This month began with some exciting news for renewables in Germany.
E.On, one of the largest utilities in Europe, announced a corporate split. The company will divide into (1) traditional generation (coal, nuclear, natural gas), and (2) the rest of the company -- including renewables and both electric and gas distribution. E.On's announcement was lauded by investors and analysts. No doubt the investors are focused on E.On's 5.2 billion Euro of write-downs this year, mostly for the now "risky" generating assets, and are delighted to see a separation into a "good" business of stable, low risk cash flows and a "bad" business of risky, mostly fossil fuel generation.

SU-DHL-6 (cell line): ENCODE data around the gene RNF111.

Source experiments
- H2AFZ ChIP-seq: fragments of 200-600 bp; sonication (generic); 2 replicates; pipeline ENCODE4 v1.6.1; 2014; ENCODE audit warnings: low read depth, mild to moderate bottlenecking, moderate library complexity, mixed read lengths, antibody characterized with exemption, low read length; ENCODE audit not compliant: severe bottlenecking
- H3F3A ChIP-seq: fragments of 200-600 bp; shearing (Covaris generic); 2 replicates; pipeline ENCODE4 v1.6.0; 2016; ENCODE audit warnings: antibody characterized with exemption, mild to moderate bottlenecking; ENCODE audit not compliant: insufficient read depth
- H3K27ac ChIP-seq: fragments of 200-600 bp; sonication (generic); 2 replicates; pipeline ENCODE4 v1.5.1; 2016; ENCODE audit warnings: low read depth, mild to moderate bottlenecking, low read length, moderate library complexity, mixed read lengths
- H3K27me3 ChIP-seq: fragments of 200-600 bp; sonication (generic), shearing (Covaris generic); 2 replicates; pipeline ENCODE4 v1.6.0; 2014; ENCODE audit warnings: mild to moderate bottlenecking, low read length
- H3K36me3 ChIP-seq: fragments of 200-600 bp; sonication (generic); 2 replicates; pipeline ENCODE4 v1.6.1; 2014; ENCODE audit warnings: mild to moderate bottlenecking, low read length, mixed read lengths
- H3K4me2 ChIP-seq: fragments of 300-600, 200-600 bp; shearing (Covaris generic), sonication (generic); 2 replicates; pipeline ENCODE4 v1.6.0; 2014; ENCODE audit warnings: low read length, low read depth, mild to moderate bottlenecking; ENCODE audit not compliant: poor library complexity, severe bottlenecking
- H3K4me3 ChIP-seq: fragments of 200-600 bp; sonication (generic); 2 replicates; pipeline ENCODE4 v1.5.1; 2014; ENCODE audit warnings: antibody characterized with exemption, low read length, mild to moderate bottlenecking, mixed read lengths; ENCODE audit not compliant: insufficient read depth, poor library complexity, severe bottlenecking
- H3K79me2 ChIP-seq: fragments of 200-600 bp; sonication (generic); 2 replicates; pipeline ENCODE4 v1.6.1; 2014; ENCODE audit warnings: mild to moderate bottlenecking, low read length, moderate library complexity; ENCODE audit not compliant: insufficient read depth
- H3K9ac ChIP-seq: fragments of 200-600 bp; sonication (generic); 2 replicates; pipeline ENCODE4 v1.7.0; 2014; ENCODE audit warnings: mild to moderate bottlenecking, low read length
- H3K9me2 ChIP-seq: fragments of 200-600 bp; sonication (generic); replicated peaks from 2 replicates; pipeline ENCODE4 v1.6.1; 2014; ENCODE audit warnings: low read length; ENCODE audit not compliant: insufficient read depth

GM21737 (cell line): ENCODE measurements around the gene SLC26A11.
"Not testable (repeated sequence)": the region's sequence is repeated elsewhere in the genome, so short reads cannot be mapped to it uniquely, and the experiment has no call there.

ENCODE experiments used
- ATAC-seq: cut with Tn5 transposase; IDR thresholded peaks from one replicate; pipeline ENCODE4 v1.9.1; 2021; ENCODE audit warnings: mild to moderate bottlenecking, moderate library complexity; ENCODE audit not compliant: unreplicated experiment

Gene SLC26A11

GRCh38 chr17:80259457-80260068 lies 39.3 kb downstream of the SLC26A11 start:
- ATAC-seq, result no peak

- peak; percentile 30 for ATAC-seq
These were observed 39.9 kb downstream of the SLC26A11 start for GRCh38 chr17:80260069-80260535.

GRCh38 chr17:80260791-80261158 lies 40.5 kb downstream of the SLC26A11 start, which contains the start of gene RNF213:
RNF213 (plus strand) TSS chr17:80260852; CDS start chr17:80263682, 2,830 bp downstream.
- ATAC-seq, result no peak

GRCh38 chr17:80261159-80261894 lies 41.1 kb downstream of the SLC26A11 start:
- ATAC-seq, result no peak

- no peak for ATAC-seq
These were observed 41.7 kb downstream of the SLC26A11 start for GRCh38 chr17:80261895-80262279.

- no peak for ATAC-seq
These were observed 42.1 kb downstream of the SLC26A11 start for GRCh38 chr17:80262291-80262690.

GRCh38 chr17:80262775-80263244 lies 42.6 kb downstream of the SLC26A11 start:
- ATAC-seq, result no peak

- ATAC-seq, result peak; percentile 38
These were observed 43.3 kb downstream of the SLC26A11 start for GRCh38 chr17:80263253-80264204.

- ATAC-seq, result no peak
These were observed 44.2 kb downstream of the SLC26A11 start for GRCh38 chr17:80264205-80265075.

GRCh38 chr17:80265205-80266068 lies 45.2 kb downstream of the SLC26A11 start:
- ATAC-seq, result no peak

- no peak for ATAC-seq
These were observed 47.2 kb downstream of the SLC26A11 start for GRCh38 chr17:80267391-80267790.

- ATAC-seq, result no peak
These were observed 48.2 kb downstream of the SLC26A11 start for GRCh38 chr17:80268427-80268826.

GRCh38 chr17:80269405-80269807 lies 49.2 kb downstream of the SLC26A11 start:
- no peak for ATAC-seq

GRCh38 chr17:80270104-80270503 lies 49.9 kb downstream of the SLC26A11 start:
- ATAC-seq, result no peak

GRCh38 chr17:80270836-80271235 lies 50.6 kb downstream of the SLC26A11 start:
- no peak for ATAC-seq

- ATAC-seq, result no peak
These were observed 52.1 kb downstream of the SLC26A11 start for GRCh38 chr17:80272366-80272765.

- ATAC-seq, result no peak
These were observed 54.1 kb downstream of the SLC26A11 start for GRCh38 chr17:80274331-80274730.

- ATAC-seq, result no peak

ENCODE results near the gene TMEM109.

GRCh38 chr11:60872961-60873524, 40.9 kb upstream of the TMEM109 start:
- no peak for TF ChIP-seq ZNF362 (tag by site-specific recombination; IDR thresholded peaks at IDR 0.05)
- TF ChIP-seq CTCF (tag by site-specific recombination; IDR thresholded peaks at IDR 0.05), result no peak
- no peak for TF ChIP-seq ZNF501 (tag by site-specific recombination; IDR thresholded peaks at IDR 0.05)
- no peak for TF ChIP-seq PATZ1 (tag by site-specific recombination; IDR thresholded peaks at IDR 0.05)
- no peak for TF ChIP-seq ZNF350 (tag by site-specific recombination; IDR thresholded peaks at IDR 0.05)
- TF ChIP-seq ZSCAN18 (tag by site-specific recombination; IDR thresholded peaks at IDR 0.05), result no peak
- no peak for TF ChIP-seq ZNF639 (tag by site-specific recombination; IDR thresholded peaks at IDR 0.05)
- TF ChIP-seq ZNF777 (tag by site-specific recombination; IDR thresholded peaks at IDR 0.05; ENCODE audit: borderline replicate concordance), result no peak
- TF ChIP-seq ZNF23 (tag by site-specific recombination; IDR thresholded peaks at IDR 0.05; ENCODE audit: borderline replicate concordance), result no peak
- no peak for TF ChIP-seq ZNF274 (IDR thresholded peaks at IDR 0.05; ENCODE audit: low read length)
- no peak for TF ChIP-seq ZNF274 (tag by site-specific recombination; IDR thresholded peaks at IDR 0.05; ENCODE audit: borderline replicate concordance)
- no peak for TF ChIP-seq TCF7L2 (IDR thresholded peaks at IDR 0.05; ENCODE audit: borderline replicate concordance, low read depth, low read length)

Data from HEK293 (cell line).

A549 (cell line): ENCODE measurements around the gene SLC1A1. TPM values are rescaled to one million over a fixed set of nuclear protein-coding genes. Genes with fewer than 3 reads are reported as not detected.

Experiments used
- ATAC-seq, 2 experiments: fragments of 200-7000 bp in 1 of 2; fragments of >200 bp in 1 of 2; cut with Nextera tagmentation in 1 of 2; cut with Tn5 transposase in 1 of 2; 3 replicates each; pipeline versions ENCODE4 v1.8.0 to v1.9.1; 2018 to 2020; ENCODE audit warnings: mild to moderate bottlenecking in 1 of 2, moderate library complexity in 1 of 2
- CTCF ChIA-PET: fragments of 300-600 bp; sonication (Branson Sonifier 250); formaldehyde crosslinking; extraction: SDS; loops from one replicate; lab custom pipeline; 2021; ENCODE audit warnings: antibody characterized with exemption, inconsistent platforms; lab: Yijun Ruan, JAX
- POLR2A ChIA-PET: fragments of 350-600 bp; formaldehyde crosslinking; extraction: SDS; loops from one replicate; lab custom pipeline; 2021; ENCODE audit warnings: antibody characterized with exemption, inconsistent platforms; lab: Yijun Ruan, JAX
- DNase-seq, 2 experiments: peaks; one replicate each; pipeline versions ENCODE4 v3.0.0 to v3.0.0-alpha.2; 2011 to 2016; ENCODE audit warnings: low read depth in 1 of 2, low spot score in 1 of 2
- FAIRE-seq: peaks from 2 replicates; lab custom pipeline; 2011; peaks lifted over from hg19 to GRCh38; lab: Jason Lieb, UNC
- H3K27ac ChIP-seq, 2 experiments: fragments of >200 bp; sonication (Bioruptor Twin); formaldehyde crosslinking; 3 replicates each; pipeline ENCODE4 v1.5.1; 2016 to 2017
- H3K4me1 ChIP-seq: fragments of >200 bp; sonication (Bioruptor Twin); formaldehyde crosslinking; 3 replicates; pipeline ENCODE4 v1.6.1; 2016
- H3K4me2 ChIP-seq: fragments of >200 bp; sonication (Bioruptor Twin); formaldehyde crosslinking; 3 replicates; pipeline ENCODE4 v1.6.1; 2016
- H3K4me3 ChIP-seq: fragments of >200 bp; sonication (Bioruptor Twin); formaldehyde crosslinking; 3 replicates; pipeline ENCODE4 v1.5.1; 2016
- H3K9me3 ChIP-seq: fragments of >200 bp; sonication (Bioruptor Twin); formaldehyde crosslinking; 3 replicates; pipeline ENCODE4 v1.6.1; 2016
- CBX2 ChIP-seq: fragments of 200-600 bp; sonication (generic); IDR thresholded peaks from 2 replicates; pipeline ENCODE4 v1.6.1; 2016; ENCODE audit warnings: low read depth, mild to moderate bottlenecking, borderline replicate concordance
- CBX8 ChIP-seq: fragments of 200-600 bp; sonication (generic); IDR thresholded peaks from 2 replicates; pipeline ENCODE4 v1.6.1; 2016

Interestingly, it is the traditional generation business that is seen as extremely risky. As renewables cut into demand, who is to say whether a new coal plant will ever pay back its cost? As nuclear is regulated out of existence in Germany, it will become a pure decommissioning operation. E.On and other utilities say that their traditional business models no longer work.
How long before Japan gets to this point? Will the "internal" separations of generation and distribution businesses now being mapped out for Japan get anywhere close to this? ... when the businesses remain under holding companies? How long will these changes be held at bay?
Why are there plans being announced for massive investments into coal-fired generation in Japan? Yes, the economics are different in Japan than Europe, but as these plans go forward it will put enormous pressure on regulators over future decades to sustain traditional business models.